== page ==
St. Paul — Just a couple of weeks ago, DNR Fisheries officials reported state-licensed anglers were about halfway to their limited allocation of this year’s Mille Lacs walleyes. But earlier this week, it was announced that “unexpected and unprecedented” conditions during the first two weeks of July have brought the state precariously close to the allowed take of 28,600 pounds of walleyes.
“It’s very likely possible we’ll have to look at closing walleye fishing on Mille Lacs early next month,” Tom Landwehr, DNR commissioner, said Tuesday during a press conference.
According to a DNR press release issued that afternoon, “During the first seven months of the monitoring period (December 2014 through June 2015) walleye harvest rates were at or below predicted levels. … Based upon those results, total harvest was expected to be below the state’s 28,600-pound limit for this 12-month period, and the DNR’s June 30 creel study showed the state was within 15,300 pounds of reaching the annual quota.”
July arrived, and the picture quickly changed.
“However, as of July 15, when the last angler survey was conducted, the state was within just 3,000 pounds of reaching the annual quota,” the press release states. “Records also show it was only the second time in 30 years that Mille Lacs walleye catch rates in July were higher than the second half of June.”
Don Pereira, DNR Fisheries chief, said warm water in July – the fact that the first two weeks of the month were the third-warmest on record – greatly increased hooking mortality of walleyes that were released (the limit this year was one fish within a 19- to 21-inch slot; or one over 28 inches).
Pereira said angling activity was high, too, during the Fourth of July holiday weekend.
The increase in dead walleyes (harvested or hooking mortality) during those first two weeks of the month was dramatic.
Including the winter season (the harvest season begins in December), at the end of June walleye anglers had harvested some 5,800 pounds of walleyes. Hooking mortality (which increases with water temperature) had reached 4,500 pounds. But during the first two weeks of July alone, according to the DNR, the harvest was about 2,100 pounds of walleyes (about 7,900 pounds total), and hooking mortality soared to 10,400 pounds (a total of 14,900 pounds).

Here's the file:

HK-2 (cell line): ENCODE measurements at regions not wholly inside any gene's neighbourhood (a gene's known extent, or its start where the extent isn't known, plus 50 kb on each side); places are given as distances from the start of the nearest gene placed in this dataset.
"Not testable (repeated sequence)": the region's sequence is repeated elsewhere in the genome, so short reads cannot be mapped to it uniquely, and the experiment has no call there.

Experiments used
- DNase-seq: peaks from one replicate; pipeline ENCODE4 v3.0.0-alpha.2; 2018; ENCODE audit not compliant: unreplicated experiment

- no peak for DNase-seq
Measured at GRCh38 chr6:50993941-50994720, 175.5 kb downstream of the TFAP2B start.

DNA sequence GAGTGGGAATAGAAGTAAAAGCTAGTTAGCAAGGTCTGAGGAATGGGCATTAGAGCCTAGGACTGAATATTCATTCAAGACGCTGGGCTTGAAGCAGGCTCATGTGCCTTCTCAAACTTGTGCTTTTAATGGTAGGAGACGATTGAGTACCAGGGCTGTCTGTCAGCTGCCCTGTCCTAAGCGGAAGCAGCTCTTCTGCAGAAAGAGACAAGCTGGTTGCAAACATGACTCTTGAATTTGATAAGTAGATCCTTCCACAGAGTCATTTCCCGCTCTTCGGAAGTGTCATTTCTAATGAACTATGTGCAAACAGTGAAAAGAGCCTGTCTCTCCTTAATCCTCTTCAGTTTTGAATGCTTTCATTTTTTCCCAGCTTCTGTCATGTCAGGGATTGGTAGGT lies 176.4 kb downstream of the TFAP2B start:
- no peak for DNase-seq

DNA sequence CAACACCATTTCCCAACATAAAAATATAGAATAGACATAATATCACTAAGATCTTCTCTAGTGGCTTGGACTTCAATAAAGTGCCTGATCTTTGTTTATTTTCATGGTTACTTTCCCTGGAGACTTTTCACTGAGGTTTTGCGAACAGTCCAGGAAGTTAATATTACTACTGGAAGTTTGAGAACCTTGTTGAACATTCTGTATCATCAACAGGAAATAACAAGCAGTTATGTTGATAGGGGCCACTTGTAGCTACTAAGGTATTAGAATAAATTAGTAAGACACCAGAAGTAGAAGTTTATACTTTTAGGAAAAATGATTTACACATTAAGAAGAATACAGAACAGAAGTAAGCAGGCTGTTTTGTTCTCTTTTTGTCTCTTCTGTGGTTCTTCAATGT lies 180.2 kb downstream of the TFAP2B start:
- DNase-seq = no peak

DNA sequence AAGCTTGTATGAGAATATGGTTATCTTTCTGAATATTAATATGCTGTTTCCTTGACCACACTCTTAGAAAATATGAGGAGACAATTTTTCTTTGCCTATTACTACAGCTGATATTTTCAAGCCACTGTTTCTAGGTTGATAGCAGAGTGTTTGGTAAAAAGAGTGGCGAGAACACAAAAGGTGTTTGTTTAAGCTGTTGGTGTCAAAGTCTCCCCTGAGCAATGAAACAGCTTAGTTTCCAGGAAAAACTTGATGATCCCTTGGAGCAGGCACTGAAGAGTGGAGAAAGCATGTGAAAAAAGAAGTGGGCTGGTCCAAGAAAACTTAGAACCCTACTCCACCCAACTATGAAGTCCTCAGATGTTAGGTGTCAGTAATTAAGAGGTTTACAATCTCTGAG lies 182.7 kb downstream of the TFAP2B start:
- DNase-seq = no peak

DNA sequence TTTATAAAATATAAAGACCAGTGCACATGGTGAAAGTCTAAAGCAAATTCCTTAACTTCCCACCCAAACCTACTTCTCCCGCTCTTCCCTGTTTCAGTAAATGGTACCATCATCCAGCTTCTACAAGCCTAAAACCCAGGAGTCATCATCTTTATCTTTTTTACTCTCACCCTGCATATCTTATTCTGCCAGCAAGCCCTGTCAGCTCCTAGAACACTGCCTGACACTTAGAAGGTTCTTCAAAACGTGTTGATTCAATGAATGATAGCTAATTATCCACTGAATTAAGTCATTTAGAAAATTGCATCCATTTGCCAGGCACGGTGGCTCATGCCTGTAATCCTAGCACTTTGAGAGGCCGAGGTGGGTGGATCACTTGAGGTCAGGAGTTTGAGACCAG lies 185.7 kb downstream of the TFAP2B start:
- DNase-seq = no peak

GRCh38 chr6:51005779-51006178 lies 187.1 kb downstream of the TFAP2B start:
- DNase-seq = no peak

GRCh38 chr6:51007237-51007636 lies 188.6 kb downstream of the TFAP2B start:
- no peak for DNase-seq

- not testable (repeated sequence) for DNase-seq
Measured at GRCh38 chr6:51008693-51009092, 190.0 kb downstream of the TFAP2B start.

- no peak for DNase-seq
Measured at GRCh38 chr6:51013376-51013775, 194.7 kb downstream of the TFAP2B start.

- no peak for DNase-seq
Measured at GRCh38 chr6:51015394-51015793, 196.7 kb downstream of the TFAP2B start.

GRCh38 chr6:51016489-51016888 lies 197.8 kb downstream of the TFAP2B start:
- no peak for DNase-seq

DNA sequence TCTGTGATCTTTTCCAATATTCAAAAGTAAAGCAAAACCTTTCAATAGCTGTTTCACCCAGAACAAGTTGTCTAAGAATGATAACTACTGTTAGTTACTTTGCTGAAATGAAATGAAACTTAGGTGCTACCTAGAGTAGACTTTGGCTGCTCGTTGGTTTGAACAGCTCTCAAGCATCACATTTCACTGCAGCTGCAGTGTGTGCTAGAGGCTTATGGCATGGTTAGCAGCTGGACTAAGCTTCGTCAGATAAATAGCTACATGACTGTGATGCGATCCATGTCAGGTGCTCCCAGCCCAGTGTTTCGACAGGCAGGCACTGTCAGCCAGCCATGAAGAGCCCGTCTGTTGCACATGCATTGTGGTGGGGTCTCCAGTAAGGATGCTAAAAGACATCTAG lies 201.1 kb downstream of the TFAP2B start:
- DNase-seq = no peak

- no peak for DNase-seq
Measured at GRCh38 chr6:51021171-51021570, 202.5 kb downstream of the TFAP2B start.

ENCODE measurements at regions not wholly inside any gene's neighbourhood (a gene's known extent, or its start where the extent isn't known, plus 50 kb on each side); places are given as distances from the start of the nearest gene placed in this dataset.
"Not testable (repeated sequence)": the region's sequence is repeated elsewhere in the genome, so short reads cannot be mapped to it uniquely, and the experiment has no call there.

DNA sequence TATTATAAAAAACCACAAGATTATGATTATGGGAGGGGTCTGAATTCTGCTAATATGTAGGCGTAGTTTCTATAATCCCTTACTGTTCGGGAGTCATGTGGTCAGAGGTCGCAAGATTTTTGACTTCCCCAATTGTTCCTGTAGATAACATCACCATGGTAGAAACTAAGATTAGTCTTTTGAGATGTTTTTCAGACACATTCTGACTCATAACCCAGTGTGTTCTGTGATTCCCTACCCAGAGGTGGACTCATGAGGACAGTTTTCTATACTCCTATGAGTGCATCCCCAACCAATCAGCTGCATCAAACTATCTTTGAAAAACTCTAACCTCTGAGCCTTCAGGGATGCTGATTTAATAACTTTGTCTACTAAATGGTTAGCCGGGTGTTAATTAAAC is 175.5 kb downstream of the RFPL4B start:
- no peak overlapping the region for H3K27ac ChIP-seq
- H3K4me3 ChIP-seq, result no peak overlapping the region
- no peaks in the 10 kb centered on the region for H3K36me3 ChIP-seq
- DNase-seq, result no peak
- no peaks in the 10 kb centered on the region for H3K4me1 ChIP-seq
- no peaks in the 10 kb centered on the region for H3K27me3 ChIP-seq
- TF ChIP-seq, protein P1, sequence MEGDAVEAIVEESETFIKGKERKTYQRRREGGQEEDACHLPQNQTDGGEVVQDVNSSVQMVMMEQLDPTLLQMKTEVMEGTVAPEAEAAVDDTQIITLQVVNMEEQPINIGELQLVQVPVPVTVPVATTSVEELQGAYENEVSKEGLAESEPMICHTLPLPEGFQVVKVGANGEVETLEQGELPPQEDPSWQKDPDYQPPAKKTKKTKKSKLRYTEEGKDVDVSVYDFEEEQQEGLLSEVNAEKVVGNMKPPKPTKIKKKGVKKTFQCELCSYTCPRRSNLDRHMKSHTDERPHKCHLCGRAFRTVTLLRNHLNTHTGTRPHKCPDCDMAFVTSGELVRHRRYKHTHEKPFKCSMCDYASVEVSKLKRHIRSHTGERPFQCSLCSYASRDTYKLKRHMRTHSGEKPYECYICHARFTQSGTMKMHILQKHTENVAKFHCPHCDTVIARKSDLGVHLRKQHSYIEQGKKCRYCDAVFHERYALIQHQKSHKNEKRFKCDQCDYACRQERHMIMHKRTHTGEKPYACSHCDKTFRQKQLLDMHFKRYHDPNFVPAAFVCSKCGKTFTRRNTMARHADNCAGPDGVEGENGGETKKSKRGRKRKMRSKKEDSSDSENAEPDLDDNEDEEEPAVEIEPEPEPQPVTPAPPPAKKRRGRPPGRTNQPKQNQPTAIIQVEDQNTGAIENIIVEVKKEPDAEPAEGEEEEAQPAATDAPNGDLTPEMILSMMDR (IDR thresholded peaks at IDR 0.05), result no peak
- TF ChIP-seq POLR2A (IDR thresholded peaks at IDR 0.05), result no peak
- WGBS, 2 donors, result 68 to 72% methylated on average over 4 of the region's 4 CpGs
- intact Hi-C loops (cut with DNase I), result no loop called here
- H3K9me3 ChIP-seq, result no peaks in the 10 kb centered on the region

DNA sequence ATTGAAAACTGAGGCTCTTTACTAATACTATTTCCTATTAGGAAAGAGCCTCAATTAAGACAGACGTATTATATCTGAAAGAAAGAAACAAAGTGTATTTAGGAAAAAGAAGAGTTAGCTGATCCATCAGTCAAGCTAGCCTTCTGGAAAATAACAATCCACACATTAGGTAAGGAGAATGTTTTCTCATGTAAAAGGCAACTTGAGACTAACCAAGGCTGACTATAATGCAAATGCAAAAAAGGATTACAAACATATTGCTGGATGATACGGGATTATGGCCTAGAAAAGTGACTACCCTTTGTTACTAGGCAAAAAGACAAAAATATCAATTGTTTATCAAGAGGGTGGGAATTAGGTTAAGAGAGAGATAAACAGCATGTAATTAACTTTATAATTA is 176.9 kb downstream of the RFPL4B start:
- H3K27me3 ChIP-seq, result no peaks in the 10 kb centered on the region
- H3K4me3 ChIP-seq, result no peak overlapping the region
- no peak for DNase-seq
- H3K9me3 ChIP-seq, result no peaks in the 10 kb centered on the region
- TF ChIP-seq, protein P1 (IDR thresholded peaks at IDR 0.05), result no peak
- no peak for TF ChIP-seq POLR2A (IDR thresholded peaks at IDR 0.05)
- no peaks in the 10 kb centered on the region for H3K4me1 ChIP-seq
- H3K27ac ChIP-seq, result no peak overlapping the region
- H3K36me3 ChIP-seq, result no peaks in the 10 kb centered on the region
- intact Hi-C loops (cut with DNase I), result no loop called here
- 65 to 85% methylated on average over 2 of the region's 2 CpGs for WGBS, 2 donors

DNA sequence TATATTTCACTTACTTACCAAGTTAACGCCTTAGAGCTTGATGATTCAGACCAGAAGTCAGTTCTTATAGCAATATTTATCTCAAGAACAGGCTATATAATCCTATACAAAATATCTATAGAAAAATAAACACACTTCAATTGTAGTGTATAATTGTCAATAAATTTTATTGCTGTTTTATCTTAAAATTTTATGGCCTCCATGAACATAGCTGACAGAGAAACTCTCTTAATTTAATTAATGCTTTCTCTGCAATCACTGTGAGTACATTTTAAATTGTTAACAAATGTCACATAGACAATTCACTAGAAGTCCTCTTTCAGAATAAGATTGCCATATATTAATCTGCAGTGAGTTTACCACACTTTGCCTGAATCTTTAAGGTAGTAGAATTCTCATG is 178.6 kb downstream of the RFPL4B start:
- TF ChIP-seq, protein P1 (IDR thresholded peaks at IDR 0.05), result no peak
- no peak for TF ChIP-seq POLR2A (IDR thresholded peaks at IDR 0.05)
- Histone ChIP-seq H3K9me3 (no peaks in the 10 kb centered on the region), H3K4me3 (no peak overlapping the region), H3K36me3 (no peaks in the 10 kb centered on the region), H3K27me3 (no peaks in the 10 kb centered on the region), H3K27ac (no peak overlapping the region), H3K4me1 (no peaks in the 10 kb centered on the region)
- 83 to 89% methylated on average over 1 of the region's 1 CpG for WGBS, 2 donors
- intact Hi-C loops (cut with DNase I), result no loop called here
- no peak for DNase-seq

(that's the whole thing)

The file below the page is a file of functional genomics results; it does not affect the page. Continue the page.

According to the DNR’s press release, Gov. Mark Dayton directed the DNR to wait until after the next creel survey, which will cover the period from July 16-31, to see if the most recent numbers are an aberration. During that time, officials at the DNR, the Office of Tourism, and Department of Employment and Economic Development will meet with resort owners and other affected stakeholders on Mille Lacs to discuss the situation and seek recommendations.
Also this week, DNR Fisheries officials were in the process of contacting Mille Lacs resorts and business, telling them of the likelihood of a walleye-fishing closure. Mille Lacs tribal officials, too, were aware of the situation, Pereira said, and had “expressed mutual concern” about the increased fish kill.
Officials said other forms of fishing would be allowed should walleye fishing be shut down, but anglers wouldn’t be allowed to “target” walleyes.
Pereira called it a “very challenging situation” during Tuesday’s press conference. He also said it was fluid.
“We don’t know when and if we’re going to close the season,” he said. “But the writing is on the wall that it will be early August.”
Since 2008, not enough young walleyes are surviving to maturity and replenishing the Mille Lacs Lake population. As a result, Mille Lacs walleye numbers are currently at a 30-year low. In response, the state instituted more restrictive walleye regulations this year in order to protect young walleyes so they could grow older.
The allowed take of walleyes has declined by leaps and bounds for the past several years.